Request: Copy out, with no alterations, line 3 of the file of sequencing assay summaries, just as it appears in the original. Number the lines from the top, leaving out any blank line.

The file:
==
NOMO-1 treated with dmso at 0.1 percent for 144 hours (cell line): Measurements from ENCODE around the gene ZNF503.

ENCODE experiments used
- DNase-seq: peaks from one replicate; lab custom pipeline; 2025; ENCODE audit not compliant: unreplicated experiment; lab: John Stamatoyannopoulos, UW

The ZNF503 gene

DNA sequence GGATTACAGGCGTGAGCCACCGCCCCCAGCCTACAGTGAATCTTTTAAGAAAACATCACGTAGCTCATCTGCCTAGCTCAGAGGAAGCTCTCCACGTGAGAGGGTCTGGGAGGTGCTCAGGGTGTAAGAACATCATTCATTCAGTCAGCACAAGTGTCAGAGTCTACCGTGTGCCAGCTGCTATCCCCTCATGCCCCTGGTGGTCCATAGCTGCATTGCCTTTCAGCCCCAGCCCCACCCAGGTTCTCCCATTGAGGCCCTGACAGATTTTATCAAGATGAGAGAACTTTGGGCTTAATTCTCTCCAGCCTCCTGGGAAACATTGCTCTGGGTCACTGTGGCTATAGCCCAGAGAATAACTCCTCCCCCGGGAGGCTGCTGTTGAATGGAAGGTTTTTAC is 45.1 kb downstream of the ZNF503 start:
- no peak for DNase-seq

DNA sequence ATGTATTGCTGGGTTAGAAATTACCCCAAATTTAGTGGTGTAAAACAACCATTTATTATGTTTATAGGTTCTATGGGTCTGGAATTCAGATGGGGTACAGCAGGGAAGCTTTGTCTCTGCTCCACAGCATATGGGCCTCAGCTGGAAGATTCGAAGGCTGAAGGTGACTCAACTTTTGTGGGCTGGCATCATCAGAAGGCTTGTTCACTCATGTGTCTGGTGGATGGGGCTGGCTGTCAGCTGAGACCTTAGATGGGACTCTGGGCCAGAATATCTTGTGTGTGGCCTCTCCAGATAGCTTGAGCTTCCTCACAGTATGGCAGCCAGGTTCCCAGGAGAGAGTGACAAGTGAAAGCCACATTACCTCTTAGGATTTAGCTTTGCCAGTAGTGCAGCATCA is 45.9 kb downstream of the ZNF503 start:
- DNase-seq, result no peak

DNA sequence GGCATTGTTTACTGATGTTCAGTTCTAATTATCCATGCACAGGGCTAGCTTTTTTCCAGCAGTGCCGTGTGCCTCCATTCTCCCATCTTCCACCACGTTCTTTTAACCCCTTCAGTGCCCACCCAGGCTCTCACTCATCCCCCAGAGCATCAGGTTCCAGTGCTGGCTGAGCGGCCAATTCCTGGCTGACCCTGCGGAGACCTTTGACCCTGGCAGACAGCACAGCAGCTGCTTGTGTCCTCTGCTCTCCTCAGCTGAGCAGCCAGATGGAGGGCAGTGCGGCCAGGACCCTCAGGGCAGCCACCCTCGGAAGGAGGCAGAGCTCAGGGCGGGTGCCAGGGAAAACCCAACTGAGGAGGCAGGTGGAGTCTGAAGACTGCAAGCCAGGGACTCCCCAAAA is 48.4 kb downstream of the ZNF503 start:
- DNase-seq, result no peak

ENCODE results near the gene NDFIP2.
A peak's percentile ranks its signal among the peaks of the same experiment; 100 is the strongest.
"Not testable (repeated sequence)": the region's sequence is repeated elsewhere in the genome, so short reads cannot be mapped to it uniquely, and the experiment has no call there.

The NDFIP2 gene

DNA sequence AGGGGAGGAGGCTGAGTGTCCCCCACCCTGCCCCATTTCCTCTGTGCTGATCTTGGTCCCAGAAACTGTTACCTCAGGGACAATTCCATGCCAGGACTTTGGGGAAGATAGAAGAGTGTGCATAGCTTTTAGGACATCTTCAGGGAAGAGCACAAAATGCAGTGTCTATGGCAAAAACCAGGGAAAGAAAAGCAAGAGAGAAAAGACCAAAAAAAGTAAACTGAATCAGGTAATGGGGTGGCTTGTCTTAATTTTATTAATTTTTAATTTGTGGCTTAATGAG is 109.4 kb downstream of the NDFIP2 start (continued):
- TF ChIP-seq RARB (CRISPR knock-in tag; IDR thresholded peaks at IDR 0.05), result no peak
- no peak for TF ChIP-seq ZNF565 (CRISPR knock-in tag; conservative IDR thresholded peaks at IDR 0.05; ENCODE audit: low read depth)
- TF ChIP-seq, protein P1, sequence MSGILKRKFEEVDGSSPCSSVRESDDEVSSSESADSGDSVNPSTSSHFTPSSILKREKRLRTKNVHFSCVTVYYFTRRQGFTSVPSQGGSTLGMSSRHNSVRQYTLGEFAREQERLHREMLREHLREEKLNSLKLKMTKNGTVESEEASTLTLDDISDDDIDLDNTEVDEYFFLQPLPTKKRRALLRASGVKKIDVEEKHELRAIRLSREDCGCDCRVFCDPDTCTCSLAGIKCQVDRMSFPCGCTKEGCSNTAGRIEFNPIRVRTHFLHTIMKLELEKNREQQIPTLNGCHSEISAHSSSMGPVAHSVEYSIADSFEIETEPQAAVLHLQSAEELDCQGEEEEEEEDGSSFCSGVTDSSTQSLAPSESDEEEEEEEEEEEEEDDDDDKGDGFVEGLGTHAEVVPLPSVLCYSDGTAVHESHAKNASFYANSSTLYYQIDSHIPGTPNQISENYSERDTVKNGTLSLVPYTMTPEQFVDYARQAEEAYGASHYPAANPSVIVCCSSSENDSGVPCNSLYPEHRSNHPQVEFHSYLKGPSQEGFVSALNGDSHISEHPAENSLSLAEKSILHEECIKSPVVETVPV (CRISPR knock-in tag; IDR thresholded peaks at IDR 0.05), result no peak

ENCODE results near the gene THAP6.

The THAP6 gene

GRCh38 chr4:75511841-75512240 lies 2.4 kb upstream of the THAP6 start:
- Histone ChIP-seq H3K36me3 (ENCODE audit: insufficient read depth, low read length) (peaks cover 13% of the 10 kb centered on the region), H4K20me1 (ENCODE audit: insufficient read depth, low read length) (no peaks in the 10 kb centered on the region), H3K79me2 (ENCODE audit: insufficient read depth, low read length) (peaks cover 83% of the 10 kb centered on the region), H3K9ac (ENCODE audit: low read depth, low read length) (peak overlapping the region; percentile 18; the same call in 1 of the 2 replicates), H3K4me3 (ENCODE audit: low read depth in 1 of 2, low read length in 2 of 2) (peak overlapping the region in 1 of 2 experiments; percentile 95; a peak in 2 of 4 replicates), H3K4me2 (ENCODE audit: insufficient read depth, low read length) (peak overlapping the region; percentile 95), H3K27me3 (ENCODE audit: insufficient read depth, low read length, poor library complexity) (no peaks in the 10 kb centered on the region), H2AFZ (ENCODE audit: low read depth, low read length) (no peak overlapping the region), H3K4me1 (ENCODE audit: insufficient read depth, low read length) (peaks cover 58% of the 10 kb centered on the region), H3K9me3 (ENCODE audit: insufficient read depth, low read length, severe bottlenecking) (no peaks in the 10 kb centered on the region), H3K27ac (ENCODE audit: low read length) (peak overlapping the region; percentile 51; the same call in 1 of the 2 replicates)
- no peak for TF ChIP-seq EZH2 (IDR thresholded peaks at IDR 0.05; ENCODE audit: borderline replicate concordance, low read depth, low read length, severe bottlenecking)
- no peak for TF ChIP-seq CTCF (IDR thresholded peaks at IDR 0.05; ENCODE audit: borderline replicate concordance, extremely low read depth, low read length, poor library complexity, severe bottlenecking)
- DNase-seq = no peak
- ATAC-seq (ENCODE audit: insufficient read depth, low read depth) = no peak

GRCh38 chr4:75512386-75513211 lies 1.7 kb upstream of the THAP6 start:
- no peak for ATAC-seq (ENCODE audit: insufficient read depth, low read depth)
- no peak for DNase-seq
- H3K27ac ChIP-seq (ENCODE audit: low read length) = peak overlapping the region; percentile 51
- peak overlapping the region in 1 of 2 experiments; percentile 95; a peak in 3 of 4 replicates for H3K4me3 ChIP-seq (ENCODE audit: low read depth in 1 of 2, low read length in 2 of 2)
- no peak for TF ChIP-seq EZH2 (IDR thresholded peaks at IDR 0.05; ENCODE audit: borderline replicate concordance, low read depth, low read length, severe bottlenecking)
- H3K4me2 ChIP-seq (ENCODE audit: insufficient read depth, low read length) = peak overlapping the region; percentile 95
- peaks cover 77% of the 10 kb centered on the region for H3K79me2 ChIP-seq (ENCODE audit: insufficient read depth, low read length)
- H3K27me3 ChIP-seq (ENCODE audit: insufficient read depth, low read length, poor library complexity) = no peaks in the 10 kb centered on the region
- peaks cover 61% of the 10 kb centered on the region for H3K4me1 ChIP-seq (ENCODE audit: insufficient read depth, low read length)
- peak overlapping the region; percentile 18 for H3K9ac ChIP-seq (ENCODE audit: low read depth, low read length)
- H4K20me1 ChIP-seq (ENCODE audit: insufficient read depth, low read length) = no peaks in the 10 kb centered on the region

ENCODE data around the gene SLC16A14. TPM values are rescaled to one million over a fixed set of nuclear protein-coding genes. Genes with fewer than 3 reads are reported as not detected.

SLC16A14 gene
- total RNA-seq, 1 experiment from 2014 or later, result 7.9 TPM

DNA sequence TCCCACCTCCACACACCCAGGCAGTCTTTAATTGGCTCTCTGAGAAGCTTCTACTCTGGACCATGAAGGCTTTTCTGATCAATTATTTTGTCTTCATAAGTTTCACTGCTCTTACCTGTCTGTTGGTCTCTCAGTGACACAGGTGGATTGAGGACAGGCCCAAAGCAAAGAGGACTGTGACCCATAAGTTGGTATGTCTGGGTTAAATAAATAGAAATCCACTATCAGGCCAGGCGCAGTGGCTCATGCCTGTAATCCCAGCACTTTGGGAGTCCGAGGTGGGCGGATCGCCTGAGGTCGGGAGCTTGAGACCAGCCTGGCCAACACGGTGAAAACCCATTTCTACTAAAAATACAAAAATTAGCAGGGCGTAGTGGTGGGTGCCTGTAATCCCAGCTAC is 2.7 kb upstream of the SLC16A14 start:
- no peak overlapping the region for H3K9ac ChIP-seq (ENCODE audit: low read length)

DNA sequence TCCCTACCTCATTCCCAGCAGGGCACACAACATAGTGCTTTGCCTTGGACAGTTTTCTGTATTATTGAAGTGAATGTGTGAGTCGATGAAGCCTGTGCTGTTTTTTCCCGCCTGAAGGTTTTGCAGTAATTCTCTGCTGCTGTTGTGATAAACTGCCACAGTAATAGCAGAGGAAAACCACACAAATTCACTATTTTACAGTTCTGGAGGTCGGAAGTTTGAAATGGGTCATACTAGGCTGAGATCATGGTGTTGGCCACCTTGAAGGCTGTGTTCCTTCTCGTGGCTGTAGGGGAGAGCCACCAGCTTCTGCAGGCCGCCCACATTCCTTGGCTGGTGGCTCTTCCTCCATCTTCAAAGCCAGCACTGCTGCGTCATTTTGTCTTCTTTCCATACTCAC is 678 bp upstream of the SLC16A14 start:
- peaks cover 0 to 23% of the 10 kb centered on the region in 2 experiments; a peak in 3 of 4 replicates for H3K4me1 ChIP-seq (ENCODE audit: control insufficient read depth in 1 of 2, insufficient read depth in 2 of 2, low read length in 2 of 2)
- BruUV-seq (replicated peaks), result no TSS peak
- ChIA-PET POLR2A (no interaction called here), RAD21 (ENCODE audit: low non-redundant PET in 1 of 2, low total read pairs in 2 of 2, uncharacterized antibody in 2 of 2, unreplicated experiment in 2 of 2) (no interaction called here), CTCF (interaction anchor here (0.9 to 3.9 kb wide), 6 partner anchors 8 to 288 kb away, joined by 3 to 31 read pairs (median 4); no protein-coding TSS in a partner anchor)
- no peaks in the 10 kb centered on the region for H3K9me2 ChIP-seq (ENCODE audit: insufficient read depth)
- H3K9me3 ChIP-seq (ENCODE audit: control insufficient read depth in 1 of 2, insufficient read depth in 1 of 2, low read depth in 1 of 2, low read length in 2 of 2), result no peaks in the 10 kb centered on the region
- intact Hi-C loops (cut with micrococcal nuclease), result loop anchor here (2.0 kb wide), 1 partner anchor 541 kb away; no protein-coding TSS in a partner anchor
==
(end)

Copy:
- DNase-seq: peaks from one replicate; lab custom pipeline; 2025; ENCODE audit not compliant: unreplicated experiment; lab: John Stamatoyannopoulos, UW